He's an amazing man - a skilled pediatrician who practiced for four decades in Manhattan Beach, California. He had his own practice and when his partners retired, my cousin Renee had to come in and straighten out the books. Bart never wanted to pressure patients who couldn’t pay.
After he “retired,” he continued caring for patients at LA County clinics in Watts. He dealt with desperately poor and often scared and lonely patients. He told me of one woman whose husband was leaving for seasonal work in Mexico. The man sewed shut the woman’s vagina so she wouldn’t cheat on him in his absence. Bart had to clean up the terrible infection caused by her husband’s crude surgery. This could have been my uncle’s golden retirement years, but my Uncle Bart spent a chunk of it dealing with such hard luck cases.
Bart Bush is conversant in nine languages, comfortably speaking in French, Italian, Spanish, German (and a wide smattering of Yiddish), Polish, Russian, Arabic and Hebrew. He started studying Cherokee in his late seventies.
He's an expert on classical music, and loves opera and the twentieth century composers like Shoernberg. He hated baroque composers like Bach – I think they were too tidy and predictable. Bart saw the messiness of the real world in his medical practice and I think atonality captured that reality in a more vivid way.
At the same time was a fan of slasher movies. His favorite film was a camp classic revenge thriller named "I Spit on Your Grave." That was Bart – equal parts sophisticated and hilariously vulgar.
He started a tradition where, when enough of the family and his friends got together, we'd play a no-holds-barred football game on the Pacific Beach. He named these games the “Emesis Bowl” – after the hardware hospital patients regurgitate into. My blind cousin Bob traditionally played center for both teams.
Bart had been a devout Catholic. He used to go to Mass every morning. My Aunt Lorraine was infertile and they adopted three children through the church. The children are as complex as Bart – one, my cousin Joe, is a brilliant psychiatrist who pioneered pain management techniques for small children. Renee is a highly successful businesswoman in the Bay Area. Philip, who struggled with a learning disability as a child, is literally an outdoorsman who as often as not hunts for his meals with his equally outdoorsy wife.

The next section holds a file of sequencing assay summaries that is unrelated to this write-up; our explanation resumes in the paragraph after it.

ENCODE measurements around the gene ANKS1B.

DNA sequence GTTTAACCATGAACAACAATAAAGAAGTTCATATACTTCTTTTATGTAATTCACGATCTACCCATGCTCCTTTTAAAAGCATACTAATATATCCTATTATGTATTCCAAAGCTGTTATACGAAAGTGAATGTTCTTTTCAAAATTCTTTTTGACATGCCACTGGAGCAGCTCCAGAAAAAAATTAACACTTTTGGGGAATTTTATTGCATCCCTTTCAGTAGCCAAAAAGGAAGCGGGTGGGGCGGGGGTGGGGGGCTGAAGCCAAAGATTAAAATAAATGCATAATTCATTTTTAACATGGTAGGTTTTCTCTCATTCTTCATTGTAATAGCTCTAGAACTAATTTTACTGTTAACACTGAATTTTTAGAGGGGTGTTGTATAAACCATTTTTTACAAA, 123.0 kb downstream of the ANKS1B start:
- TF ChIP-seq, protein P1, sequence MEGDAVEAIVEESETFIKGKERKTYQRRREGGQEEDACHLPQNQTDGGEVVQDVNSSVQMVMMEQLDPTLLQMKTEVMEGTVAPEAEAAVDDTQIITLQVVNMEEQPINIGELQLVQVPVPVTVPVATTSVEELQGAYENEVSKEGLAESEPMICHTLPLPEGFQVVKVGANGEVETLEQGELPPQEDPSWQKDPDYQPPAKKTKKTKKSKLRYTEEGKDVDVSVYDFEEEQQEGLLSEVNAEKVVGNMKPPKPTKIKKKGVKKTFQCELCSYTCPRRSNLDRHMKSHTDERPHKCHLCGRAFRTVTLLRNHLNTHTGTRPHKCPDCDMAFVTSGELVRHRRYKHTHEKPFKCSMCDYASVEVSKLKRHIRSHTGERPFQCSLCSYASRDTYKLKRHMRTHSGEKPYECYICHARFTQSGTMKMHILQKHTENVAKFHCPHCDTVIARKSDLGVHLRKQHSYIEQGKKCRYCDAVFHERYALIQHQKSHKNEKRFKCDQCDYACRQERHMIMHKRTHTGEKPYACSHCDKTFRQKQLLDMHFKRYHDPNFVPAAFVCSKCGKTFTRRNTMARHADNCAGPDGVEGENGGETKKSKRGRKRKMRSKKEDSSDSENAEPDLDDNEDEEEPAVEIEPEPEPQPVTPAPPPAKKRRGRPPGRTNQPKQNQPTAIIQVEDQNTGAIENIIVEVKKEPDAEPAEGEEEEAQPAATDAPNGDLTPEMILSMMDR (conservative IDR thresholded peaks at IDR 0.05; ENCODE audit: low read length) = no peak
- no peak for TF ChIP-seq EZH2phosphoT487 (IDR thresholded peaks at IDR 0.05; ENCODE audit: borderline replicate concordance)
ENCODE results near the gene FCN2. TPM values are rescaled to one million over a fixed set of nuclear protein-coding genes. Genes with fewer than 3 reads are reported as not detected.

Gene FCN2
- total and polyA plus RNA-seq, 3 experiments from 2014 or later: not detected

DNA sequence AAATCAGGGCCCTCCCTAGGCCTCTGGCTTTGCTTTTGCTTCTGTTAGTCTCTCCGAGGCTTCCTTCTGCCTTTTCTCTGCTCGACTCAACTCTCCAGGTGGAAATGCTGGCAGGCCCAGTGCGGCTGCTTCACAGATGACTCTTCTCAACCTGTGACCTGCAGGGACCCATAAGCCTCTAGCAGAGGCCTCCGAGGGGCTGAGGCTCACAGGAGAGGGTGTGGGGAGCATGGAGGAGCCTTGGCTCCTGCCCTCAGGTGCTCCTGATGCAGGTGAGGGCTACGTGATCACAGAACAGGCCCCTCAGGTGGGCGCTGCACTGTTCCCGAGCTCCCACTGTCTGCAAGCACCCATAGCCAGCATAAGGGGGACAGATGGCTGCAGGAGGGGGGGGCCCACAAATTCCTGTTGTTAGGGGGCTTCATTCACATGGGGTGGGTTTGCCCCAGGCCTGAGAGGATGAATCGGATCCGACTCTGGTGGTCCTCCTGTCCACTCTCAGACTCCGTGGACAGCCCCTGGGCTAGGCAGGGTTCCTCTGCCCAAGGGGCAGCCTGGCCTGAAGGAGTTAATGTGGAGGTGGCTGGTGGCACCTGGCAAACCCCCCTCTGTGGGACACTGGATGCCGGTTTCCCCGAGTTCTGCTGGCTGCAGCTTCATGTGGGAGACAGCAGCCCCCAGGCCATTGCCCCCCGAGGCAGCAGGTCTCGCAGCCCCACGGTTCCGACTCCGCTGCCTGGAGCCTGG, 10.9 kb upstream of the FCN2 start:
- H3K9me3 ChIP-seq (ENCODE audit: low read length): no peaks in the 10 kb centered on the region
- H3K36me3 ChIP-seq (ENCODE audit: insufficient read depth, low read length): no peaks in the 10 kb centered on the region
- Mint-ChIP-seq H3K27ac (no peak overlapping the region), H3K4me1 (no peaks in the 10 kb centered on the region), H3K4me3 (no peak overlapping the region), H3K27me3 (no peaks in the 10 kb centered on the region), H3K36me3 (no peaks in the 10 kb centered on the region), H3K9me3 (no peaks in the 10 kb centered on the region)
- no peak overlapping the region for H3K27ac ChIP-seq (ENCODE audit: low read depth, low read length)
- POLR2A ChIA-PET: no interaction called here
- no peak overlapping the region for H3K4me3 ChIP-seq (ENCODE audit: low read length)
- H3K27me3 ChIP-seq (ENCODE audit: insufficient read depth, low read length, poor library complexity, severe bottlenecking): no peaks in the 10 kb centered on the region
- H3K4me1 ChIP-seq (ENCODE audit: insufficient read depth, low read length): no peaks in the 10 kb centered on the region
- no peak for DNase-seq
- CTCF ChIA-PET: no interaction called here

Bart and my aunt Lorraine, a nurse he met while attending medical school at Loyala University in New Orleans, pieced this family together in part because the Catholic adoption agencies knew my aunt and uncle were such faithful members of the church.
However, my uncle had a conscience. By the time I was a teenager, he had basically become an atheist. He couldn’t countenance the church’s position on abortion. In his practice, he had seen too often the dangerous physical trauma women suffered in pregnancy to accept the church’s glib “tough luck” attitude towards those pregnant facing lifetime complications or worse if they went to full term.
He was a big influence on my sense of humor. He had an encyclopedic memory for jokes and could rattle off ten in a row with flawless timing.
He's traveling to Texas basically to say goodbye to that wing of the family. We're getting together April 1. I'll probably never see him again. Few people have had such a deep impact on me. I am infinitely sad.
Michael Phillips has authored the following:
White Metropolis: Race, Ethnicity and Religion in Dallas, Texas, 1841-2001 (Austin: University of Texas Press, 2006)
(with Patrick L. Cox) The House Will Come to Order: How the Texas Speaker Became a Power in State and National Politics. (Austin: University of Texas Press, 2010)
“Why Is Big Tex Still a White Cowboy? Race, Gender, and the ‘Other Texans’” in Walter Buenger and Arnoldo de León, eds., Beyond Texas Through Time: Breaking Away From Past Interpretations (College Station: Texas A&M Press, 2011)
“The Current is Stronger’: Images of Racial Oppression and Resistance in North Texas Black Art During the 1920s and 1930s ” in Bruce A. Glasrud and Cary D. Wintz, eds., The Harlem Renaissance in the West: The New Negroes’ Western Experience (New York: Routledge, Taylor and Francis Group, 2011)
“Dallas, 1989-2011,” in Richardson Dilworth, ed. Cities in American Political History (Washington, D.C.: CQ Press, 2011)
(With John Anthony Moretta, Keith J. Volonto, Austin Allen, Doug Cantrell and Norwood Andrews), Keith J. Volonto and Michael Phillips. eds., The American Challenge: A New History of the United States, Volume I. (Wheaton, Il.: Abigail Press, 2012).
(With John Anthony Moretta and Keith J. Volanto), Keith J. Volonto and Michael Phillips, eds., The American Challenge: A New History of the United States, Volume II. (Wheaton, Il.: Abigail Press, 2012).
(With John Anthony Moretta and Carl J. Luna), Imperial Presidents: The Rise of Executive Power from Roosevelt to Obama (Wheaton, Il.: Abigail Press, 2013).
“Texan by Color: The Racialization of the Lone Star State,” in David Cullen and Kyle Wilkison, eds., The Radical Origins of the Texas Right (College Station: University of Texas Press, 2013).
He is currently collaborating, with longtime journalist Betsy Friauf, on a history of African American culture, politics and black intellectuals in the Lone Star State called God Carved in Night: Black Intellectuals in Texas and the World They Made.